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Information warfare: Western media spreads false info on virus

By Asad Ullah and Muhammad Hayat | | Updated: 2020-02-11 14:24
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Very recently, China confronted a significant challenge, not because of novel coronavirus but mostly because of information warfare.

With people around the world looking at China with terrified eyes, some countries suspended their flights and warned citizens to avoid traveling to China. China indeed suspended some of the planes after negotiation with other countries only to prevent the spread of the virus, but it never meant that all are disappearing here. Instead of spreading false information worldwide to increase information warfare, people around the world must appreciate China’s struggle in the current rampant disease.

The question is, why is Western media spreading such false information about the current virus while disregarding the noteworthy measures taken by the Chinese government. Besides I also want to reference here is that why do most of the people firmly admit as accurate almost everything that Western media highlight?

Because of the media, almost every person in the world knows about the novel coronavirus (nC-2019). Typically any novel outbreak gets more attention than a common disease, and indeed it is a severe threat to health authorities. However, it could be more crucial if we redirect some of our latest hyper-vigilance toward the flu, which appears to be more deadly than the scary coronavirus. But then again, how much we do understand about the flu that traumatized the United States?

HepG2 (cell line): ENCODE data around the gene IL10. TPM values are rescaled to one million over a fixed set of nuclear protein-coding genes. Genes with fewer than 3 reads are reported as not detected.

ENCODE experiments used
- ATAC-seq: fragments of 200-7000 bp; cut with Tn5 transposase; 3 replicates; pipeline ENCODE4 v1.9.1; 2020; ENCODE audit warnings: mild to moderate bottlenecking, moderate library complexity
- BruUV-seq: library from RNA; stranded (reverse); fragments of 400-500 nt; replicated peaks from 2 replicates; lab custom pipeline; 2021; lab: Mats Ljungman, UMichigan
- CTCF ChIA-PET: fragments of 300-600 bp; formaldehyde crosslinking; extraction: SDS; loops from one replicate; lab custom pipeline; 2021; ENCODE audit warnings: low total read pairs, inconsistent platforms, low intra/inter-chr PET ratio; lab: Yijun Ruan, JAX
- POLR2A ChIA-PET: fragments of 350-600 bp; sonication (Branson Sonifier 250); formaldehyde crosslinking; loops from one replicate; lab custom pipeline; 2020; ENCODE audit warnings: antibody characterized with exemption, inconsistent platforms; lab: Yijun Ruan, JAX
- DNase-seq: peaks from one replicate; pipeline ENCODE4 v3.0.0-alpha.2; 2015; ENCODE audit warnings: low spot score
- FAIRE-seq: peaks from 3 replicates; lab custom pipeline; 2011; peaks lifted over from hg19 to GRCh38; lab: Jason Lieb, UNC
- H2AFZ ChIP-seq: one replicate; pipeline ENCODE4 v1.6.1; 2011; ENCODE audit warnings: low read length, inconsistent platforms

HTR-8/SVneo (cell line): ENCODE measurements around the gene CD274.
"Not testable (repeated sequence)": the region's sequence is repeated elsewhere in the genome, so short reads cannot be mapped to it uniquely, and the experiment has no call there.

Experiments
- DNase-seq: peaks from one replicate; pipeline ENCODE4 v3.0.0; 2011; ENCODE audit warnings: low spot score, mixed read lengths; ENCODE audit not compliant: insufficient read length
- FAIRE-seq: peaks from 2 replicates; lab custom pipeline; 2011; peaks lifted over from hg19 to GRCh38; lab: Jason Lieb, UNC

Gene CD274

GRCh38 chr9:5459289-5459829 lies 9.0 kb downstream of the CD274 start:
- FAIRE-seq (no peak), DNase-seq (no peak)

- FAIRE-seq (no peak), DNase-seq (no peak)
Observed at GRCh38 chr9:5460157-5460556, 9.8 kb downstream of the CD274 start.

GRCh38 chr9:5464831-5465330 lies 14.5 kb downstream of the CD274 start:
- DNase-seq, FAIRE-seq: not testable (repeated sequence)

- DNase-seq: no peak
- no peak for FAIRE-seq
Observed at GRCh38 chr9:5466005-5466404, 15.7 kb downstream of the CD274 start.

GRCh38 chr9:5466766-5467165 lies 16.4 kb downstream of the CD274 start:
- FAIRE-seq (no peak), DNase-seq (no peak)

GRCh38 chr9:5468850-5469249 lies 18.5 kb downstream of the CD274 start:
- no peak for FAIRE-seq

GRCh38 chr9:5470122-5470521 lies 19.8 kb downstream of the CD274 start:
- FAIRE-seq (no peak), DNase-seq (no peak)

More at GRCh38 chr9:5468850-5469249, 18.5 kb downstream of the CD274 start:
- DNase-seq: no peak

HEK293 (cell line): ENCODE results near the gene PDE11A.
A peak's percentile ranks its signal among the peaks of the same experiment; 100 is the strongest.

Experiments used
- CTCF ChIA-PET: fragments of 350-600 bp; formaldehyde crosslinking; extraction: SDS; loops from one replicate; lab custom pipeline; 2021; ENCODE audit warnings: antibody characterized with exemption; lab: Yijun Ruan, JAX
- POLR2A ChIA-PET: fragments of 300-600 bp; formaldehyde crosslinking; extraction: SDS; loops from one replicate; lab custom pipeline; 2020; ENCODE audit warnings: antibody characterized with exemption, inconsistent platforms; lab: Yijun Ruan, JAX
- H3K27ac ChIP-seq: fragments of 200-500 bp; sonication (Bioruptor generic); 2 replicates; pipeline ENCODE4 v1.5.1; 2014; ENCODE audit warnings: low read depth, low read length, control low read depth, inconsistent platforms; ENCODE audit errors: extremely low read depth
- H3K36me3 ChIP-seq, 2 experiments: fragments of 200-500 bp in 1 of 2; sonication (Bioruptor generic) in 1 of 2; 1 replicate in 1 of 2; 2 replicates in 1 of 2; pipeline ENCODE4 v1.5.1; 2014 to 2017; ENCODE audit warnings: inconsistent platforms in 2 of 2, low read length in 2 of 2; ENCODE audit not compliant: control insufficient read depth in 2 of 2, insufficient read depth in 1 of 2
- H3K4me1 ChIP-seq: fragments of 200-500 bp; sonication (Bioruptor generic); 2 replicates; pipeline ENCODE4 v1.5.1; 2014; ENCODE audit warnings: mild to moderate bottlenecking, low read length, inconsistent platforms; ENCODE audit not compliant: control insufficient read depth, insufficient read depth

In the comparative study, the coronavirus has killed 1,016 people and infected about 42,638 people on the Chinese mainland, as of Feb 10. The mortality of nC-2019 is (2.08%) much lower than other SARS and MERS with a mortality rate of 9.3 percent and 34 percent, respectively. By contrast, the influenza that hit America alone has infected roughly 19 million people and killed more than 10,000. According to the US National Institute of Allergy and Infectious Diseases, the 2019-20 flu season has been the nastiest in the last 10 years, and will probably continue for several weeks.

Case in point: In 2009, when the H1N1 virus broke out in the United States, no one called it the American virus or Western virus. Nonetheless, the current coronavirus, when it broke out in China, was called the China virus or virus red flag. When the H1N1 spread to the whole world which sickened millions of people worldwide, no one said anything about American people; nevertheless, when the novel coronavirus infected about 150 people externally, the Western media started to censure China as well as Chinese students abroad. When H1N1 infected almost 100,000 Chinese citizens and killed thousands of Chinese no one called the virus by different names.

Information warfare is an act of revenge. Instead of sharing false information to spread chaos and panic, the media must appreciate the recent struggle of China. Diseases indeed are not very easy to control or develop vaccines against to treat diseases and avoid spreading. The Chinese government has taken a severe step to control the outbreak of the virus. Apart from precautions and quarantine, in the fragile situation, the Chinese government built Wuhan’s Huoshenshan Hospital, one of the two makeshift hospitals dedicated to treating the patients infected with the coronavirus. The hospital covers an area of 34,000 square meters and provides 1,000 beds.

In such a short time, China is the only country that builds makeshift hospitals for infected people. Through the gigantic struggles of both the Chinese government and the doctors who devoted all their time to overcome the outbreak, this will surely be overwhelmed.

Thus, in such circumstances, the world must come together to fight such diseases not only in China but all around the world. The discovery of vaccines is indeed essential for future threats and the same epidemic. Humanity has nothing to do with power politics.

The authors are Asad Ullah, a master’s degree student at Shandong University majoring in international relations, and Muhammad Hayat, a PhD student at Shandong University majoring in microbiology.

The opinions expressed here are those of the writer and do not necessarily represent the views of China Daily and China Daily website.


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